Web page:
The Creekathon will start at Hunter’s Point South in LIC, and end at the Kingsland Wildflowers rooftop in Greenpoint. It will swing through the neighborhoods of LIC, Blissville, Maspeth, Ridgewood, East Williamsburg, Bushwick, and Greenpoint, visiting the numerous bridges that traverse the Creek. While we encourage folks to join us for the full adventure, attendees are welcome to join and depart as they wish. A full route map and logistics are forthcoming.This is an all day event. Your guides on this 12+ mile trek will be Mitch Waxman and Will Elkins of the Newtown Creek Alliance, and some of their amazing friends will likely show up along the way.

Click here to attend.

Written by Mitch Waxman

April 8, 2019 at 1:00 pm

endlessly coruscating 

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Florida sounds good today, huh?

– photo by Mitch Waxman

A bit behind schedule again, and a highly frustrated and annoyed but still humble narrator has a single image on offer today. It’s a bit of a life metaphor, no?


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Written by Mitch Waxman

February 12, 2019 at 1:30 pm

sounds beneath

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Ok, I haven’t done this sort of post for awhile, so away we go.

– photo by Mitch Waxman

Ask anyone who knows me in real life, and they’ll tell you that the following post is just like hanging out with old Mitch, and that it’s absolutely exhausting listening to the constant drone of me talking about Queens… That’s the Q60 rolling down Queens Blvd. on a recent rainy night.

Queens Blvd. is 7.5 miles long, starts at Queens Plaza nearby the Queensboro Bridge, and was created by merging two older roadways – Thomson Avenue and Hoffman Avenue – in the early 20th century shortly after NYC consolidation. In the 1920’s and again in the 1930’s the boulevard was widened and by the 1940’s there was serious talk of turning into it an arterial highway by – guess who… Robert Moses… but that obviously never ended up happening.

The IRT Flushing Line subway stops on Queens Blvd. opened in 1917. A trolley line (owned by the Manhattan and Queens Traction Company) that used to run off the Queensboro bridge and up Queens Blvd. since 1913 was made redundant by the elevated train service, but the streetcar staggered along for a bit. It took until 1937 for that trolley to go the way of all things, whereupon a private bus company – called the Green Bus Company – recreated the trolley’s “Queens Boulevard” route in 1943 using automotive buses. MTA took over the route in 2006, renaming it as the Q60 bus line. Like the old trolley and Green Bus, the Q60 service starts over in Manhattan on Second Avenue and then crosses over Queensboro into LIC, with its terminal stops occurring all the way out in Jamaica, Queens.

– photo by Mitch Waxman

Same rainy night, but a different byway – this time it’s Greenpoint Avenue in Sunnyside.

Diagonally situated against the street grid of most of the communities in Queens which it runs through, both Roosevelt and Greenpoint Avenues were created out a colonial era pathway that ultimately connected the waterfront communities of Greenpoint (East River) in Brooklyn with Flushing (Flushing Bay and Long Island Sound), using a centuried crossing at the Newtown Creek. Prior to Neziah Bliss building the first real bridge carrying Greenpoint Avenue over Newtown Creek in 1850 (the Blissville Bridge), you’d pay for a toll crossing on a flat bottom barge pulled across the waterway by donkey or mule powered ropes. In modern times, you just use the 1987 vintage Greenpoint Avenue Bridge and cross for free. Modernity defines the Roosevelt Avenue leg of this main drag, which travels though Sunnyside, Woodside, Jackson Heights, Corona, Willets Point, and ultimately Flushing as the “7 train corridor.”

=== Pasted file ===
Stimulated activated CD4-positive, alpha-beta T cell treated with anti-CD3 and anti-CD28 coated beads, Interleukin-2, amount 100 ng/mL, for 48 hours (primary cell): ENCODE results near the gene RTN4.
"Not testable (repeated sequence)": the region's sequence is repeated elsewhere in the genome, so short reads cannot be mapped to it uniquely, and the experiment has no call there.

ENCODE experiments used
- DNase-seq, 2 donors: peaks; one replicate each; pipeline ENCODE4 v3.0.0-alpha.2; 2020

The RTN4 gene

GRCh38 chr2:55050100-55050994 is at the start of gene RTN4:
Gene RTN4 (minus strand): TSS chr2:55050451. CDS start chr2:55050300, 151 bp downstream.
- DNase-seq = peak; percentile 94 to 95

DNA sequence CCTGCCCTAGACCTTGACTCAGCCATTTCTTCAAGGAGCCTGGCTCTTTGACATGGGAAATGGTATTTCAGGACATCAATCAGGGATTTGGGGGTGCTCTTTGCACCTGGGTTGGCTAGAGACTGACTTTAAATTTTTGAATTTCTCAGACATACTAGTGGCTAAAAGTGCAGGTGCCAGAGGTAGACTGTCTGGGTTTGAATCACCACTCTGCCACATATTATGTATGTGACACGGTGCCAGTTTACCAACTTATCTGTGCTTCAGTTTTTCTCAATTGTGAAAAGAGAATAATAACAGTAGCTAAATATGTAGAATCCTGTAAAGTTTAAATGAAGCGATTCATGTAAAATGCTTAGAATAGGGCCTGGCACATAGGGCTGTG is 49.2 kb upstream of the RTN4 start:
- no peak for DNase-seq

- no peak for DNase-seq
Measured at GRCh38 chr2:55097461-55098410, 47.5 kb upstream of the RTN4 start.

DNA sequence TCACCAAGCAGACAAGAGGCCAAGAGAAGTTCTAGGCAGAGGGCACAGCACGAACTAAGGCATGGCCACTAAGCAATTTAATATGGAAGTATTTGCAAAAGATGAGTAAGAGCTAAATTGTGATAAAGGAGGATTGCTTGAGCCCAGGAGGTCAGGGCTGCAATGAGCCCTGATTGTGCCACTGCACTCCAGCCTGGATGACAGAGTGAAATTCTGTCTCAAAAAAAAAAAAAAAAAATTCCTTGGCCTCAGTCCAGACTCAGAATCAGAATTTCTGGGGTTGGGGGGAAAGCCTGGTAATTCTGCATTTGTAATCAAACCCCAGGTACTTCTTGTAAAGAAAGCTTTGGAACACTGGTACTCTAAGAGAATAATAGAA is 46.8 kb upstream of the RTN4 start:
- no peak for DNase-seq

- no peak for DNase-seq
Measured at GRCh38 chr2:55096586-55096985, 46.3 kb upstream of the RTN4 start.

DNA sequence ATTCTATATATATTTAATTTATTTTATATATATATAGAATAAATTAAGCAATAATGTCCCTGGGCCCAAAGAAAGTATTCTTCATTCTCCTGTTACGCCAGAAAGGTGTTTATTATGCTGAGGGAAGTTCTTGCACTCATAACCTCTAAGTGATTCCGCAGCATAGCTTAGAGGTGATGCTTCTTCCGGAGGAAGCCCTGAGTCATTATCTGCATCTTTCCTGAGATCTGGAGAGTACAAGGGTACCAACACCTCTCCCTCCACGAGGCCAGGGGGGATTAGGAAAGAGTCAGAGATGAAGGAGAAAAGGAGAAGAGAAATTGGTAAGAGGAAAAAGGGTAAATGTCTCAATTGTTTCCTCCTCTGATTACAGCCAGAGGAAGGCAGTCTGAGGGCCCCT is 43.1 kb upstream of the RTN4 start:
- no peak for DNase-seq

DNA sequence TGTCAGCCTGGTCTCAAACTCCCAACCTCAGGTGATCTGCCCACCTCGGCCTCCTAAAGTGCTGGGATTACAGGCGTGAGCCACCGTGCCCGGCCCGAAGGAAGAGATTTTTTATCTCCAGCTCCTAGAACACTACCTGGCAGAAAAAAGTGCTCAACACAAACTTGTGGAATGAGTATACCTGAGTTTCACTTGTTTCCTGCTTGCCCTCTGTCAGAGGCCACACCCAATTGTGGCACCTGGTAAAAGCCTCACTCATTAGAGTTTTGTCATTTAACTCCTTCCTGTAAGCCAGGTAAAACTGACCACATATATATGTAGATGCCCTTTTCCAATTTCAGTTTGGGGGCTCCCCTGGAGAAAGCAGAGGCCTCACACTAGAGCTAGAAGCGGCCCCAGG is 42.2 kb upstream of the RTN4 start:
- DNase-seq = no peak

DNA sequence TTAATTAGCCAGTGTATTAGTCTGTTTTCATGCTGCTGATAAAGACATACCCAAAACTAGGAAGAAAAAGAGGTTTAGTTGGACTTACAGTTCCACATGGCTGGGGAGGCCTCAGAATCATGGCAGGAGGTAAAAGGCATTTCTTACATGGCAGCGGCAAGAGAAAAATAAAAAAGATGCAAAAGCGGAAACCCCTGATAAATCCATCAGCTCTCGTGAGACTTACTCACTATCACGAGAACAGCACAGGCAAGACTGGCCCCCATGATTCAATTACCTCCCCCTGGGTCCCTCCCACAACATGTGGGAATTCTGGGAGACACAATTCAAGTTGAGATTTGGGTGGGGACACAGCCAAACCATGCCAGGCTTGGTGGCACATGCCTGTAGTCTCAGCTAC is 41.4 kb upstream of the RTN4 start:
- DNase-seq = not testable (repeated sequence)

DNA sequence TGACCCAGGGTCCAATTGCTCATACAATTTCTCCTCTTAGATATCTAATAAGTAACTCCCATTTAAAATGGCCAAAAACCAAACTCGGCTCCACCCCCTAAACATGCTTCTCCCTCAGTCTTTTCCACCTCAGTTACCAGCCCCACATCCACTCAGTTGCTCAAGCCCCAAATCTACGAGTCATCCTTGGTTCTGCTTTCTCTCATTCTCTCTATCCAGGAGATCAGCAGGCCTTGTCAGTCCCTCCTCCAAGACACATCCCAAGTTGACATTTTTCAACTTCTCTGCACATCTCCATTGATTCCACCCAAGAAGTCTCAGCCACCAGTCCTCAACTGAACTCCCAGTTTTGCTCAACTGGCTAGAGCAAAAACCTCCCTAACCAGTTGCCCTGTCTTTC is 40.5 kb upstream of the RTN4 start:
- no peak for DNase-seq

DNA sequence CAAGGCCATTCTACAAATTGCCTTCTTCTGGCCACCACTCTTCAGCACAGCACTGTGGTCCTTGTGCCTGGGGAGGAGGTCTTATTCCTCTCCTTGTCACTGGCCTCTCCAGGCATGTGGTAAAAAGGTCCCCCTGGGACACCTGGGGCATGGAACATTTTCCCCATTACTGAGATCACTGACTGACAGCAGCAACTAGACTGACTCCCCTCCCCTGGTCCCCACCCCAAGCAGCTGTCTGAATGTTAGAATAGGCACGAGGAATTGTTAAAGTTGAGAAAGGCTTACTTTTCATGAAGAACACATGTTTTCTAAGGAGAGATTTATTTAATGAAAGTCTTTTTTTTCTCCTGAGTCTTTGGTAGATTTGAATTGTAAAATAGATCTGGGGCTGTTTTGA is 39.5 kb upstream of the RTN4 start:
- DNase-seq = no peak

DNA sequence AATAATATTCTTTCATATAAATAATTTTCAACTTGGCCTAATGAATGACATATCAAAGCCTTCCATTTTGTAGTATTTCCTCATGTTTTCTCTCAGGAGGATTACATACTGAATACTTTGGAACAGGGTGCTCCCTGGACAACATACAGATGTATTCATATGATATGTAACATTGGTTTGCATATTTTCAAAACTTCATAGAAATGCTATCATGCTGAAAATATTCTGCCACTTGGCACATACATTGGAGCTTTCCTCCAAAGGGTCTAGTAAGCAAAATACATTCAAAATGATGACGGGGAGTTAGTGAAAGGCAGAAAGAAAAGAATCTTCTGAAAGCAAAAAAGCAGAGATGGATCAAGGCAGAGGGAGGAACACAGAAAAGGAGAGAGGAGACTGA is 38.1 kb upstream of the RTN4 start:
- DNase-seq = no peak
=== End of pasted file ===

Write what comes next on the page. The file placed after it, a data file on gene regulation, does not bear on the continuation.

– photo by Mitch Waxman

Same night, but many many hours later.

I’m always shooting, even when – as in the case of the shot above – I’m wasted drunk. I had attended a friend’s birthday party and overdid it with my consumption of gin martinis. The shot above, and a couple of others which I frankly don’t remember taking, jogged my memory the next morning of how and when I ended up back at HQ in Astoria. It was still raining when I left the party in the wee hours, and still raining when I woke up.

NYC receives an average precipitation of just over 45 inches of water per square acre (as in a 45″ tall flood of water which is one acre long on each of its 4 sides) – and despite my perceptions – 2018 was a fairly normal year for rain with some 46.78 inches of precipitant having been observed by those who record such matters. 2017 was a record breaker, which saw some 60.78 inches of precipitant falling on NYC. I say precipitant, as a significant amount of that water takes the form of snow. 2019 is shaping up as a record breaker as well, so far in January we’ve received a whopping 3.54 inches of rain. That’s apparently nearly 1/13th of all of last year just in the first three weeks of January, but I’m notoriously a mathematical moron, so if that arithmetic seems wrong you’re probably right.